he FINA Executive, after consulting the FINA Technical Water Polo Committee and the Chairpersons of the FINA Disciplinary Panel and FINA Ethics Panel, decided that no action should be taken on the allegations concerning the match France-Canada, held on April 7, 2016 at the FINA Men’s Water Polo Olympic Games Qualification Tournament in Trieste (ITA) and declares the case closed, without any further consequences.
The decision comes after accusations that France intentionally lost a match versus Canada in order to draw a more favorable matchup in the first round of the knockout stages of the teams’ final chances to qualify for Rio. By losing to Canada 13-5, in what the Canadian goalie described as a comical attempt, the French drew a first-round matchup against the Netherlands, whereas Canada wound up playing Spain.
The Olympic Qualifying Tournament, rather than being setup to determine the four best teams to earn the four final spots in the Olympics, simply awards the positions to each team that advances to the semi-finals, regardless of what happens from there.
The disparity in quality between the Netherlands and Spain is huge – the Netherlands were just 12th at the most recent European Championships, while a rising Spanish team placed 5th.
Canadian goalie Robin Randall described the scene as this:
“Remember the old movie Major League, before they give Charlie Sheen glasses? ‘Just a little bit outside.’ So, wildly inaccurate. If it wasn’t so tragic, it would be comic. That’s how poor the shots were. The first one whizzed by and I’m like, ‘OK, that’s a little whatever.’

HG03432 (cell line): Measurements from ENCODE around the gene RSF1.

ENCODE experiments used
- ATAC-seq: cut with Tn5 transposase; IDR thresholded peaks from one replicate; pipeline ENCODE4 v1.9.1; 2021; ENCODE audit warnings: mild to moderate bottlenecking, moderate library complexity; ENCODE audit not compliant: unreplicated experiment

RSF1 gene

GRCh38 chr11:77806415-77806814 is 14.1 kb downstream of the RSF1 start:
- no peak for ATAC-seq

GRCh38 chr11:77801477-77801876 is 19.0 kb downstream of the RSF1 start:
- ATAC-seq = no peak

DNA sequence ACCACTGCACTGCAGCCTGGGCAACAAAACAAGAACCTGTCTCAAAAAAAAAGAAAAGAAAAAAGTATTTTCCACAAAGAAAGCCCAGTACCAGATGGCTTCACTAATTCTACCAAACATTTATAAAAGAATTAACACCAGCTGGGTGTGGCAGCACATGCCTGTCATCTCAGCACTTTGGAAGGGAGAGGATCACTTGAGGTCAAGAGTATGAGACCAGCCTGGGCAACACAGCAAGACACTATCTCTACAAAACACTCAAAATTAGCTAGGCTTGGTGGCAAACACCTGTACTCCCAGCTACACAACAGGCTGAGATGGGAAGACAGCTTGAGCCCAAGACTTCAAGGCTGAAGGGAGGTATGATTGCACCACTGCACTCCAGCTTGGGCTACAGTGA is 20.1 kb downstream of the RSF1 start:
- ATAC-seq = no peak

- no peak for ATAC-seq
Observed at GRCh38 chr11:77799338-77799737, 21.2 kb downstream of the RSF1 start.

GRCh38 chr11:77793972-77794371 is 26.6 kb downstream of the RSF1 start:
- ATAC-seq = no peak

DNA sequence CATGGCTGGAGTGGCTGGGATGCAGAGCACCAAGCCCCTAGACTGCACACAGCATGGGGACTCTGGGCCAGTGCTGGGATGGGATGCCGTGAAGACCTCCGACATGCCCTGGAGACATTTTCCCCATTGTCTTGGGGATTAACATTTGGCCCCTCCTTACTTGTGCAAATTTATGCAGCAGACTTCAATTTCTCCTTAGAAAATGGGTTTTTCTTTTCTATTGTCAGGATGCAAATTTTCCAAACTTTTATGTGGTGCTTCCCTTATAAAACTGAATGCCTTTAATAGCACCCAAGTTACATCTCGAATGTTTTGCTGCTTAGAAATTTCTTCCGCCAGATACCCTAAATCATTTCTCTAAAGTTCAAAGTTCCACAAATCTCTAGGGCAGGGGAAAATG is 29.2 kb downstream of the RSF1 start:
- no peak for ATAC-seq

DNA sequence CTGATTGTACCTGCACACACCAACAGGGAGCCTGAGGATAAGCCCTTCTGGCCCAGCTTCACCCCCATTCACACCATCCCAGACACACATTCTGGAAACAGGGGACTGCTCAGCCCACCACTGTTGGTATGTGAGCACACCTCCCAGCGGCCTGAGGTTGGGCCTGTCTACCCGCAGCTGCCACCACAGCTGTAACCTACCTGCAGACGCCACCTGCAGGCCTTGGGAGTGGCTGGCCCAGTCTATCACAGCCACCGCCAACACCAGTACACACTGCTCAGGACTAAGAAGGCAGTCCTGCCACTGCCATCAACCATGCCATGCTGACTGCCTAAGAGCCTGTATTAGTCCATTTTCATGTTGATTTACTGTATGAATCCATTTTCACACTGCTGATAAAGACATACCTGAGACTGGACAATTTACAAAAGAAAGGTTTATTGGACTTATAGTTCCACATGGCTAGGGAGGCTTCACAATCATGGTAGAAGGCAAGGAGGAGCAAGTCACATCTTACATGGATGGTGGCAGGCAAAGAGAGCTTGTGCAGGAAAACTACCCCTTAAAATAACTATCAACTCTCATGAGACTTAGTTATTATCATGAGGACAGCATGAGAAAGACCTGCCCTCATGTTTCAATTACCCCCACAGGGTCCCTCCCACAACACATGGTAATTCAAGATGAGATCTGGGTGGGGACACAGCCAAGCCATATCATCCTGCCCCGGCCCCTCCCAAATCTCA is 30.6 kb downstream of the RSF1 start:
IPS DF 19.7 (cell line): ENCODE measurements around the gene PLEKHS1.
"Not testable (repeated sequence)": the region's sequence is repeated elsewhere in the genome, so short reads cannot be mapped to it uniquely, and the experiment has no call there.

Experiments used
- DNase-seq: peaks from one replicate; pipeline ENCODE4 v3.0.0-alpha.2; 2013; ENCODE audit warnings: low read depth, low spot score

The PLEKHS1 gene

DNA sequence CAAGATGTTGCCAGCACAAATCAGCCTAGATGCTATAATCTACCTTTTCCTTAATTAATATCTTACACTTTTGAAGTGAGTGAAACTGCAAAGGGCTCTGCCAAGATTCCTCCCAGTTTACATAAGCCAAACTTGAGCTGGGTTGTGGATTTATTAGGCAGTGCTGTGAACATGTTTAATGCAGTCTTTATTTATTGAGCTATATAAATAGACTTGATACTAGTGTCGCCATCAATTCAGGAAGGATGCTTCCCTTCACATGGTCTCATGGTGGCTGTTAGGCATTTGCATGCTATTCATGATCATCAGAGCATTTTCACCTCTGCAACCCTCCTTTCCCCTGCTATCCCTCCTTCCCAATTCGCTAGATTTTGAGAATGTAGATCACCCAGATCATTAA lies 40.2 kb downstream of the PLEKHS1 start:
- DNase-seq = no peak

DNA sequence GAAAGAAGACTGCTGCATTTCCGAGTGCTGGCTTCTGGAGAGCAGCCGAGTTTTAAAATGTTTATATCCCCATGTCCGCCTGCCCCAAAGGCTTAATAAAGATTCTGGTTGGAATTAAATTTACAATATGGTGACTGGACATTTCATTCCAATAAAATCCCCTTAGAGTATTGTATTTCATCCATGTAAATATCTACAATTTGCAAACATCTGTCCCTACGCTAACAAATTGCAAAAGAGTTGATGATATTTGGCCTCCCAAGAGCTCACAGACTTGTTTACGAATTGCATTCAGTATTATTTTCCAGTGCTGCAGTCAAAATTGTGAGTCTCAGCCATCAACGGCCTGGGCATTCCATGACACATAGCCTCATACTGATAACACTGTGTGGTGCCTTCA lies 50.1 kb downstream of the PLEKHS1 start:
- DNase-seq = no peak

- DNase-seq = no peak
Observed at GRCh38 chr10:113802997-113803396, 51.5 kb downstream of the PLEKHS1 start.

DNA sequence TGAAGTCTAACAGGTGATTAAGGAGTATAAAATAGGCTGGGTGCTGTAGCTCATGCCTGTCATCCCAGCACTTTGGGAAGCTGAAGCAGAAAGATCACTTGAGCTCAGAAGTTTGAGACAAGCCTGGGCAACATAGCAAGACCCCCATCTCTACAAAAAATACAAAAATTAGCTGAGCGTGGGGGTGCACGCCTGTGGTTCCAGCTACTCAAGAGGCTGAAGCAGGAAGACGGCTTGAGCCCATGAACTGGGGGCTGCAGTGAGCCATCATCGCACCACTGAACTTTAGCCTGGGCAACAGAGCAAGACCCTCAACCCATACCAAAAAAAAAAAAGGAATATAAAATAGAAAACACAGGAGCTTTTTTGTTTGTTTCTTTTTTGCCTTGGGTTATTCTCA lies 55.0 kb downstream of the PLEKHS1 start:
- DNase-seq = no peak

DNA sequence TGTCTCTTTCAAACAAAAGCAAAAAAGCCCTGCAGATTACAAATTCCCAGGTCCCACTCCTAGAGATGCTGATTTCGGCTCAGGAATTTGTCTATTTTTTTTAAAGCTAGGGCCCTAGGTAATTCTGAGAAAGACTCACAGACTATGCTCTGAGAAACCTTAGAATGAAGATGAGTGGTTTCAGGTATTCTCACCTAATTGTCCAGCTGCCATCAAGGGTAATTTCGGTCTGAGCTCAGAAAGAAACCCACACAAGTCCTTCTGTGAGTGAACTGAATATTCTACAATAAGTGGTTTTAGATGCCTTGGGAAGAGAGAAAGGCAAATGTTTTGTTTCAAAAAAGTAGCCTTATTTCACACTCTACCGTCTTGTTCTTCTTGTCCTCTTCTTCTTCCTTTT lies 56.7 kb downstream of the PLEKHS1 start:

“Then I was like, ‘OK, this is a mockery. What’s going on?’ ”
France wound up defeating the Netherlands by one goal, while Canada wound up losing to Spain by one goal.
Even if FINA were to decide to follow its own rules of preserving “the spirit of the sport,” it wouldn’t be Canada’s spot – the Netherlands, the team that lost to France, would instead be advanced to Rio.
FINA’s own water polo guide includes a reference to the importance of the “spirit of the rules.”
“The referees shall conduct the game in such a way as to assist the teams to develop the play in accordance with the spirit of the rules.”
FINA, however, has long been reluctant to make major corrective actions in violations of rules, as highlighted by their laissez faire attitude toward the majority of the Mexican swim team being entered with fabricated times for last year’s World Championships, allowing a largely-ineligible team to compete anyway.
As it sits, with FINA declining to act, France will join Hungary, Italy, and Spain as the official qualifiers from the Olympic Games. Brazil, Serbia, the United States, Croatia, Greece, Australia, Japan, and Montenegro make up the rest of the 12-team tournament.
Read more about the format and pool-draw for the Olympic tournament here.